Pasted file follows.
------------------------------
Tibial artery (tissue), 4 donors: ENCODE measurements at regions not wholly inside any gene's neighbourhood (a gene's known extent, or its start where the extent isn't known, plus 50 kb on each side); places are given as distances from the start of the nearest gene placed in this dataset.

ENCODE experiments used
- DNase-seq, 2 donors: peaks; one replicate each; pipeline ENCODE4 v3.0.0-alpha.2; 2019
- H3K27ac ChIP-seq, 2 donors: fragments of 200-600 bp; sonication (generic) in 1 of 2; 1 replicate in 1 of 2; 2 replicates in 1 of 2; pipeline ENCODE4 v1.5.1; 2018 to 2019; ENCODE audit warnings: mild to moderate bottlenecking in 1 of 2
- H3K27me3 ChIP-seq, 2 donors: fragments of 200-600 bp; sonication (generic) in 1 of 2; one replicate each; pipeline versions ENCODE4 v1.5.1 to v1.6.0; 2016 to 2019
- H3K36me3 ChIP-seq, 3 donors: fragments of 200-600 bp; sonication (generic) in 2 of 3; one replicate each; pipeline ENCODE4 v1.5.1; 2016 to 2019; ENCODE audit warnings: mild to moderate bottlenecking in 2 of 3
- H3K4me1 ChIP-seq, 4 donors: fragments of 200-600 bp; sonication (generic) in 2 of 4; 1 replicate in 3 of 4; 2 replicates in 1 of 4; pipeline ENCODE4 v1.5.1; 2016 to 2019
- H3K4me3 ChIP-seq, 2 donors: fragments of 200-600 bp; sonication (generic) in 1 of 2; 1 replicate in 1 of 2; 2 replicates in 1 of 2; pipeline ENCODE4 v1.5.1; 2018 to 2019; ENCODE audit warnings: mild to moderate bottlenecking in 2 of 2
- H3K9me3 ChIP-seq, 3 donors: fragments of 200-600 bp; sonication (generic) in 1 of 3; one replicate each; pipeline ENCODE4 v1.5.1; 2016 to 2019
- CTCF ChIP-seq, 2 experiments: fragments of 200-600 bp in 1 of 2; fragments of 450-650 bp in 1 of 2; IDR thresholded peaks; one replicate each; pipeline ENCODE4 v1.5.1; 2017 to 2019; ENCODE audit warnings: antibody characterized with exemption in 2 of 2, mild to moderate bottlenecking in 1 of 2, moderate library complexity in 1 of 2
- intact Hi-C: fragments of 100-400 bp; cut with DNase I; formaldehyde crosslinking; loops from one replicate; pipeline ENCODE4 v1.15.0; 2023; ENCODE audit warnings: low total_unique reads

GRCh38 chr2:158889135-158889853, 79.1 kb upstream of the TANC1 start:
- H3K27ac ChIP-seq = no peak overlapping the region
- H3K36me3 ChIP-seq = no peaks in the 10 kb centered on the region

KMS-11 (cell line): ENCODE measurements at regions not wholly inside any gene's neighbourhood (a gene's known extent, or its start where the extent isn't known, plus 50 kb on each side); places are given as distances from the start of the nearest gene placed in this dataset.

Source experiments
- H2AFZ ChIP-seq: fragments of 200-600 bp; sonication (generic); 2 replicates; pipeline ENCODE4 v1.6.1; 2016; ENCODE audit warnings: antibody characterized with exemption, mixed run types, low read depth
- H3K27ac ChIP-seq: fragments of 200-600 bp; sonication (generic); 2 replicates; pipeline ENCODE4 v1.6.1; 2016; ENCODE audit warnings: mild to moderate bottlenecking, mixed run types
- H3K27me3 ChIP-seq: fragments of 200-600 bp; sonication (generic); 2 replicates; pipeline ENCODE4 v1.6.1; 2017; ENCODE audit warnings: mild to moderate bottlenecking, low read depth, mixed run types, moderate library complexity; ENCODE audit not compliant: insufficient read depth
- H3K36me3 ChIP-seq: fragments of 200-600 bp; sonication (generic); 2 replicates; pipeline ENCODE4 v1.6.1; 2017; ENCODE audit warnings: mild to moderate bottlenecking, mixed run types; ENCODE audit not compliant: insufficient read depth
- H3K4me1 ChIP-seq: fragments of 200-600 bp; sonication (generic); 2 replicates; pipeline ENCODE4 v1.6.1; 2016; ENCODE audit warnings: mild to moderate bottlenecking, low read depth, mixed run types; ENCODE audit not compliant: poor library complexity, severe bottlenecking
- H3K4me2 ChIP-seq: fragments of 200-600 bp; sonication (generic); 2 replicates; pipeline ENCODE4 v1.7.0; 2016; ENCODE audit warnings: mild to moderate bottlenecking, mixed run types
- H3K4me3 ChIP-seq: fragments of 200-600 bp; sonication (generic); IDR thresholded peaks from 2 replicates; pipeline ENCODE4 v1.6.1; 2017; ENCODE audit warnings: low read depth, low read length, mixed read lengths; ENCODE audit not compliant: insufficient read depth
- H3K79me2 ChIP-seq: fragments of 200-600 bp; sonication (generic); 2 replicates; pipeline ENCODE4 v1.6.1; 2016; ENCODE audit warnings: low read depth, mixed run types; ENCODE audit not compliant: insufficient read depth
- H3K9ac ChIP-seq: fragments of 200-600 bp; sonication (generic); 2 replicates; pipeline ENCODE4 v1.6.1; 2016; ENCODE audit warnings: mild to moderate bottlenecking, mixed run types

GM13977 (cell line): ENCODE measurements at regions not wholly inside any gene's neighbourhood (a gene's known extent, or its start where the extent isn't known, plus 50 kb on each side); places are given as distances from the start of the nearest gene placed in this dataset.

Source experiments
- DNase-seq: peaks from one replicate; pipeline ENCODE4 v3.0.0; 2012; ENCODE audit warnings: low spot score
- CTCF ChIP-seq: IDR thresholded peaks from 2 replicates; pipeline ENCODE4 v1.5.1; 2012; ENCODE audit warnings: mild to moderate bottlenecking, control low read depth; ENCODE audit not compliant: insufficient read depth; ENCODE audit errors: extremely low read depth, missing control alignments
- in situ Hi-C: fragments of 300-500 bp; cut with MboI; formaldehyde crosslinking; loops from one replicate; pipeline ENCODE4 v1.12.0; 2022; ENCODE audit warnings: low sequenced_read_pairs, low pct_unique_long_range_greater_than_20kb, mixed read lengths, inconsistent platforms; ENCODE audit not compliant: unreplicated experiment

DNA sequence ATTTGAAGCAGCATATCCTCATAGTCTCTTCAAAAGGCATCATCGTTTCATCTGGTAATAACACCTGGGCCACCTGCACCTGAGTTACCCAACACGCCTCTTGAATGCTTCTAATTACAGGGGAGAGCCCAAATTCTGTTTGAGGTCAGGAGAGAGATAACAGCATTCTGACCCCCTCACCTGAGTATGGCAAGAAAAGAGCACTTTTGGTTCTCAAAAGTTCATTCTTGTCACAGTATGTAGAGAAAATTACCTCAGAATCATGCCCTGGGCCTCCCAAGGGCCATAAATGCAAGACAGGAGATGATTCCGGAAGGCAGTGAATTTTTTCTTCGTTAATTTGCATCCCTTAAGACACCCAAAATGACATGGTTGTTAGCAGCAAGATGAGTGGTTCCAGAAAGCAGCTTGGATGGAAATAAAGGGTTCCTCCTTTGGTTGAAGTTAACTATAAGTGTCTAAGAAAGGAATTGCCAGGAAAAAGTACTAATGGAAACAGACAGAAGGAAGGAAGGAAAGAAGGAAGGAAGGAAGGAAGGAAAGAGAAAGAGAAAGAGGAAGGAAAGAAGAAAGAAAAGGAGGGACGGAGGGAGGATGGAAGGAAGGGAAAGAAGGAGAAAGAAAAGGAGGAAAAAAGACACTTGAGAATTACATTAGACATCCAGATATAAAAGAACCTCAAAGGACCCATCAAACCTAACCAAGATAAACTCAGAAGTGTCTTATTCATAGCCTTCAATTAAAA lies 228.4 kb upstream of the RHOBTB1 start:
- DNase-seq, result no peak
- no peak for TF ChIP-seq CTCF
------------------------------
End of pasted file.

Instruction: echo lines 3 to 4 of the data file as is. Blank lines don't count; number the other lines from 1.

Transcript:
- DNase-seq, 2 donors: peaks; one replicate each; pipeline ENCODE4 v3.0.0-alpha.2; 2019
- H3K27ac ChIP-seq, 2 donors: fragments of 200-600 bp; sonication (generic) in 1 of 2; 1 replicate in 1 of 2; 2 replicates in 1 of 2; pipeline ENCODE4 v1.5.1; 2018 to 2019; ENCODE audit warnings: mild to moderate bottlenecking in 1 of 2